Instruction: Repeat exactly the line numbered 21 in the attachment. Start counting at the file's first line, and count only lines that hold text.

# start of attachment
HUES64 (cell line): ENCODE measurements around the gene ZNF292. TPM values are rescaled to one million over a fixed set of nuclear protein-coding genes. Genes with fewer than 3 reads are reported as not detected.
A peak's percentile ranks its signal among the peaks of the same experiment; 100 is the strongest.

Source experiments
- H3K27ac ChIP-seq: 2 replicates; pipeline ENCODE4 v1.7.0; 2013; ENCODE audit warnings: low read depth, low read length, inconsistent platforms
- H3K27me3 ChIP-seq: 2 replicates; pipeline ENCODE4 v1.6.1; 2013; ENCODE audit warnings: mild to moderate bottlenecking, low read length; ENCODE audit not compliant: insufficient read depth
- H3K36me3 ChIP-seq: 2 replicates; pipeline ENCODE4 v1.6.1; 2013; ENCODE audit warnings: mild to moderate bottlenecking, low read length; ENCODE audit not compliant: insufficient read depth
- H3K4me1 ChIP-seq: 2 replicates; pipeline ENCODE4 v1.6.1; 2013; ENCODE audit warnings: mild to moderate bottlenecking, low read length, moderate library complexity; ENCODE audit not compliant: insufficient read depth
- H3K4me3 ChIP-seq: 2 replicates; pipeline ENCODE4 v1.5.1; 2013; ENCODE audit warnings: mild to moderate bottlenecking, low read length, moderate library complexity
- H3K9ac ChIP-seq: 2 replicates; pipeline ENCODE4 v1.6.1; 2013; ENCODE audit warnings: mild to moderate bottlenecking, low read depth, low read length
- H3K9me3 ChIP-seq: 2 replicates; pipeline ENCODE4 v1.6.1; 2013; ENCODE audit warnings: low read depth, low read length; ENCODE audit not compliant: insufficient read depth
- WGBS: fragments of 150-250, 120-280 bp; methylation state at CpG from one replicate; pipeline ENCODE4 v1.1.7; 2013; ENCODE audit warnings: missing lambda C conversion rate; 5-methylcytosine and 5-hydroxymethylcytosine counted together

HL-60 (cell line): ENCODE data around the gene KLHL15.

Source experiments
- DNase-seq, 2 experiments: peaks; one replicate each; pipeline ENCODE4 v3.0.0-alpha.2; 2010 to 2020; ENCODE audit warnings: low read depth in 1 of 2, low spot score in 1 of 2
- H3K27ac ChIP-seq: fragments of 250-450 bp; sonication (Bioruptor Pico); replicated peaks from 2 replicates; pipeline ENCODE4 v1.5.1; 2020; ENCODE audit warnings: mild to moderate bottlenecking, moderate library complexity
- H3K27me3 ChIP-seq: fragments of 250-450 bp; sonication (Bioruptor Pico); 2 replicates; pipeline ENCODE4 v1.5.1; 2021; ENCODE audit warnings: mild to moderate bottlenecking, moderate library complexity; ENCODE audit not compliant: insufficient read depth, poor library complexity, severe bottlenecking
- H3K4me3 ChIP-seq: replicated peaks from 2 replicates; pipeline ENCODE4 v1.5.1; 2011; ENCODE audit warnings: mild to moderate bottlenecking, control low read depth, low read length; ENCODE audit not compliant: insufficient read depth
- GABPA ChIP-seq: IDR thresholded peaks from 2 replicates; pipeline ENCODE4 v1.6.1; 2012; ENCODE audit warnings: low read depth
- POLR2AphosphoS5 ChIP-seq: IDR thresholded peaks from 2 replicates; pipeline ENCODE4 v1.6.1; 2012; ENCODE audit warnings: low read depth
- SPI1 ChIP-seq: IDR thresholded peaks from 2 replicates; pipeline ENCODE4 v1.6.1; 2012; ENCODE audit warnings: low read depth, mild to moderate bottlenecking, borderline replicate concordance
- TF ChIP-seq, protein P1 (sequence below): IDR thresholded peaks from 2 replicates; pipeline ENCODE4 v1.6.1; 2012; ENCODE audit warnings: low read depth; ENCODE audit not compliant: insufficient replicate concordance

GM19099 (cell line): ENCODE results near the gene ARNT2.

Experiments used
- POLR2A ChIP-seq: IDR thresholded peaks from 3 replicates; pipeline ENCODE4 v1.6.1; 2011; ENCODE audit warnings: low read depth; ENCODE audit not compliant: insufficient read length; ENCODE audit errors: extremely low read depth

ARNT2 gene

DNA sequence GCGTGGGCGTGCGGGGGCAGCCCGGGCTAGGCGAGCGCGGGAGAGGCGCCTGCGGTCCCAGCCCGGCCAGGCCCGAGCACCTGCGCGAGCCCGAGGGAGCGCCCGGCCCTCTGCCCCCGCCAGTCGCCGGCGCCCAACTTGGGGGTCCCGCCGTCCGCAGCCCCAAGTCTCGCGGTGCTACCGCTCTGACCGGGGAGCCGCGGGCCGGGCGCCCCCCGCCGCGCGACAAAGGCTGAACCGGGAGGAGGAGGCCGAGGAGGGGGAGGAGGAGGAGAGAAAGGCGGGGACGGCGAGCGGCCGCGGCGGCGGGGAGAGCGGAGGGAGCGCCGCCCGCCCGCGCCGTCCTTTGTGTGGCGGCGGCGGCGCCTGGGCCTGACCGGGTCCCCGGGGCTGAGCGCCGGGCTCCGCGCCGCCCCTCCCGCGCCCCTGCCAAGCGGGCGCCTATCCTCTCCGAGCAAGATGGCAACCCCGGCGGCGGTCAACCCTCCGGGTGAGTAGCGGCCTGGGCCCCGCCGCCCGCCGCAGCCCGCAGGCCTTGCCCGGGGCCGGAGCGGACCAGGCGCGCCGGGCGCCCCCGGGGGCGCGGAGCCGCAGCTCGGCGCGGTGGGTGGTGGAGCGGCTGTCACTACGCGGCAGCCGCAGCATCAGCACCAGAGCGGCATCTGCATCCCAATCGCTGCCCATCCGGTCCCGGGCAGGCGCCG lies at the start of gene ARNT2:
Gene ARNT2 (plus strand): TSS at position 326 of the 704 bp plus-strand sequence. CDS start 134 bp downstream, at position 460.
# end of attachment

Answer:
- TF ChIP-seq, protein P1 (sequence below): IDR thresholded peaks from 2 replicates; pipeline ENCODE4 v1.6.1; 2012; ENCODE audit warnings: low read depth; ENCODE audit not compliant: insufficient replicate concordance